The following checklist sets forth common considerations in structuring a business acquisition. This material should be ...
Metz Lewis Brodman Must O'Keefe LLC Checklist for Structuring an Acquisition The following checklist sets forth common considerations in structuring a business acquisition. This material should be seen as a starting point for addressing high-level structural issues. Assess the Reason and Rationale for the Acquisition o Consider fit with existing operations and synergies o Ease of operational integration o Market forces, opportunities, threats, and competition Acquisition Financing o Debt versus equity financing -- consider current debt levels, dilution, etc. o Impact on buyer’s existing facilities and lending relationships Transaction Structure o Stock Sale o Asset Sale o Merger Structural Considerations o Stock Sale Usually preferred by seller Typically simpler and fewer transaction documents Seller often enjoys favorable tax treatment Contracts and licenses often can be transferred without third-party consents All shareholders must be willing (or there must be a mechanism to force all shareholders) to sell in order for buyer to acquire entire company Buyer is subject to all seller liabilities, except to extent seller indemnifies Buyer Buyer generally assumes seller tax basis for assets, unless buyer files an election to step up tax basis in assets and buyer pays tax on step up amount (unless seller is an S corporation)
Buyer cannot write off amount paid for stock Buyer may be able to make use of tax loss carry-forwards, subject to limitations o Asset Sale Usually preferred by buyer Usually more complex transaction documents Third-party consents to assign contracts and licenses will often be needed Unanimous shareholder approval is typically not needed -- usually a simple majority will suffice Buyer is generally able to limit liability to those liabilities it agrees to assume; there are significant exceptions (e.g., environmental, ERISA, etc.) Less favorable tax treatment for seller C corporation versus S corporation considerations Allocation of purchase price among assets o Merger Variant of a stock sale Similar considerations as a stock sale Can typically be accomplished without unanimous shareholder approval being needed Purchase Price o Fixed price o Valuation formula Comparable transactions considering metrics such as total enterprise value, sales, EBITDA, etc. Asset-based valuation Discounted cash-flow analysis Industry specific valuation o Earnout or other contingent payment o Determination of valuation (particularly in the case of a formula-based valuation and calculation of earnout and contingent payments)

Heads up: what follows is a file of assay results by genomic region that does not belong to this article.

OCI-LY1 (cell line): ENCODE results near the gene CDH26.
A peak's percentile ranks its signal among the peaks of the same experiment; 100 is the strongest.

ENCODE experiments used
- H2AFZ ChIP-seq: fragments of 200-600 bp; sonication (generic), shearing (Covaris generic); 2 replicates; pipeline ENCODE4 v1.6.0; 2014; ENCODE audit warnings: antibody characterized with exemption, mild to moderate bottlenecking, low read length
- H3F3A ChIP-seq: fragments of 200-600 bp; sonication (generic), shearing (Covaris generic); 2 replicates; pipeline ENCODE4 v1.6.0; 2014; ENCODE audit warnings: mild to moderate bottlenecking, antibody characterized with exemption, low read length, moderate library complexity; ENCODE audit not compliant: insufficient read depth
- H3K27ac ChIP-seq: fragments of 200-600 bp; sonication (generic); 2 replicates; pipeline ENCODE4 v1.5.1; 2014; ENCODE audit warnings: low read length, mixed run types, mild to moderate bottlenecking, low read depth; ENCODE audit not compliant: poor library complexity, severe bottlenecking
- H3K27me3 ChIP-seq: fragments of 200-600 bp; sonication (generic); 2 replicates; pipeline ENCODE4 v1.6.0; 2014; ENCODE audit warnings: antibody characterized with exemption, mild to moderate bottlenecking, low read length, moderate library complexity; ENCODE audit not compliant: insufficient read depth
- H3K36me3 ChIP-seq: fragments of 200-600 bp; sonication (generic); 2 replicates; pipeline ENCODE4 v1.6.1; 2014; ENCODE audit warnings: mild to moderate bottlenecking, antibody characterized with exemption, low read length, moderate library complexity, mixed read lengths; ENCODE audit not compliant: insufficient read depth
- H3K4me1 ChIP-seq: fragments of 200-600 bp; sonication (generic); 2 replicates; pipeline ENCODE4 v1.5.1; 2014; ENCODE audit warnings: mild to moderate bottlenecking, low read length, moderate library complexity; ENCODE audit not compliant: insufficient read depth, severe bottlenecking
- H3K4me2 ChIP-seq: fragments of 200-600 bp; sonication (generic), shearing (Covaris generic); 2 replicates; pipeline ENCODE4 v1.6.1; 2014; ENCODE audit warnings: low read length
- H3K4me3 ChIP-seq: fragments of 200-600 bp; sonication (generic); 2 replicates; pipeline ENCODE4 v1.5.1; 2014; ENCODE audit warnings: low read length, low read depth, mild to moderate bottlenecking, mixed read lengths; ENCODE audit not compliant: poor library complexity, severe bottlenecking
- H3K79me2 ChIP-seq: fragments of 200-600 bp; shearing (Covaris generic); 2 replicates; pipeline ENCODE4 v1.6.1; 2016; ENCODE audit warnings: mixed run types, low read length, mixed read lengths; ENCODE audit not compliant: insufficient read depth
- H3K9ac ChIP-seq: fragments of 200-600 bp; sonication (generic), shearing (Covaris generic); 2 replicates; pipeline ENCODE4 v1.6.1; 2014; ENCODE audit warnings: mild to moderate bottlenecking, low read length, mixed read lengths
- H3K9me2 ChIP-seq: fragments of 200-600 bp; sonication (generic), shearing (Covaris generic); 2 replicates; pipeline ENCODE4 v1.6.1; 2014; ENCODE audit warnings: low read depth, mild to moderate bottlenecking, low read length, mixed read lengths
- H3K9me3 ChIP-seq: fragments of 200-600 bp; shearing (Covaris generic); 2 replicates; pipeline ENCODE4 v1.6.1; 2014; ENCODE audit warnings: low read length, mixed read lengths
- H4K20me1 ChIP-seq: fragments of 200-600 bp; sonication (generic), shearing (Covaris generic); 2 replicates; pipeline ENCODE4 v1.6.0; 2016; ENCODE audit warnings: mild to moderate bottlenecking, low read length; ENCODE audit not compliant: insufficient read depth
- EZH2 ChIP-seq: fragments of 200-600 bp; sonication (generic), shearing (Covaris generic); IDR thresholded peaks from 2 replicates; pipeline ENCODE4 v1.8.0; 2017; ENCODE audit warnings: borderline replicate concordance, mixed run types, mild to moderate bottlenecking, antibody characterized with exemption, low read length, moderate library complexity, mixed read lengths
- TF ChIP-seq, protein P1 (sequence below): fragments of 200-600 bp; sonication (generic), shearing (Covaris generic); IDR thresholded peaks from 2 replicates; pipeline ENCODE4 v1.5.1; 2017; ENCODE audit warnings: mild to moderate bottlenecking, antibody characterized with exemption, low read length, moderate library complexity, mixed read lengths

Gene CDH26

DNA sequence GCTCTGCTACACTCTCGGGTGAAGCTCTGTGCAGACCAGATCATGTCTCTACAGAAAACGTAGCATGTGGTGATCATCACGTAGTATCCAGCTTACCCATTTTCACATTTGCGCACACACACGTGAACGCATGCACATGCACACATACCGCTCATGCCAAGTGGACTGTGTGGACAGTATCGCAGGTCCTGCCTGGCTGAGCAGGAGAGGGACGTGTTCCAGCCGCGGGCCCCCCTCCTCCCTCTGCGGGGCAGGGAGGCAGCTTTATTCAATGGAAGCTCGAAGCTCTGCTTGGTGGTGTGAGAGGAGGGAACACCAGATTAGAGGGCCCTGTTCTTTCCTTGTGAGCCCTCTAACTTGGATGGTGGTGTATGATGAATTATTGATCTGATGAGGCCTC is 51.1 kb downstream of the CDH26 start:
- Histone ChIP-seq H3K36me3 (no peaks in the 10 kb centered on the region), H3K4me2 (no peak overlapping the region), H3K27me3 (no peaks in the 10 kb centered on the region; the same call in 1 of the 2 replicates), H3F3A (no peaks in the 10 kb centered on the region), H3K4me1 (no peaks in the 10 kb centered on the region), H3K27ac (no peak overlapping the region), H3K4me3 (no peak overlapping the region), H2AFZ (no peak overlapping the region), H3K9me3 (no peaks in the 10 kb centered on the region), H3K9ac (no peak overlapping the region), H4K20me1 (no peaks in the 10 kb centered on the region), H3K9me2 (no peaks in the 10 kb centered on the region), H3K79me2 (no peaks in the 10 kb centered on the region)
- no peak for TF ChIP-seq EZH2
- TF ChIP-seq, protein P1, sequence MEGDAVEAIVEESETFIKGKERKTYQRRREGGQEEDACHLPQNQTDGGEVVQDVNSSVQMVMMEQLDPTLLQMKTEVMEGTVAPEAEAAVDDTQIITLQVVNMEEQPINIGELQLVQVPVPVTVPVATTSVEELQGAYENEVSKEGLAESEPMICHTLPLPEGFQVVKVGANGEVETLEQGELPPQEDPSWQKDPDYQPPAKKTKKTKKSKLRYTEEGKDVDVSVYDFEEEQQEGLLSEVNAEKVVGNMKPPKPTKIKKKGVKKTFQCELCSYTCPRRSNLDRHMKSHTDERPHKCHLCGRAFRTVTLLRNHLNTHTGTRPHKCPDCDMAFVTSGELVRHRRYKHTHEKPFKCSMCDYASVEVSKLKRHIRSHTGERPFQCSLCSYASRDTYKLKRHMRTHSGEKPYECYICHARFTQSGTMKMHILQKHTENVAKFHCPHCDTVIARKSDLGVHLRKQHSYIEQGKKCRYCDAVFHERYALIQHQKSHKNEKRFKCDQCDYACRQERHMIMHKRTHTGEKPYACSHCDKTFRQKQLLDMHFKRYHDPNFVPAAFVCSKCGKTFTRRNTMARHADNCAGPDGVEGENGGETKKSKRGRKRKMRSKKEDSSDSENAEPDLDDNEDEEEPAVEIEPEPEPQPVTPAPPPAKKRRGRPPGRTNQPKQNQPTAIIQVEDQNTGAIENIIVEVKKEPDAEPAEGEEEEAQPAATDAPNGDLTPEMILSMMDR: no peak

Procedure Dispute Resolution Payment Method o Cash, debt, equity securities, earnout, or some combination of these Representations and Warranties o Consider industry specific representations and warranties to include beyond the typical clauses Indemnification Obligations o Limitations Time limit Dollar threshold of obligation Dollar cap on obligation Set-offs, insurance benefits, tax benefits o Joint liability of shareholders Escrow of Portion of Purchase Price for Claims o Amount of escrowed funds o Timetable for release Retention of Key Employees o Employment / consulting agreements Restrictive Covenants for Shareholders / Company Employees o Non-competition o Non-solicitation of customers o Non-solicitation of employees o Confidentiality o Invention assignment _____________________________ This document is intended to provide information of general interest and is not intended to offer any legal advice about specific situations or problems. Metz Lewis Brodman Must O’Keefe LLC does not intend to create an attorney-client relationship by offering this information, and anyone’s review of the information shall not be deemed to create such a relationship. You should consult a lawyer if you have a legal matter requiring attention.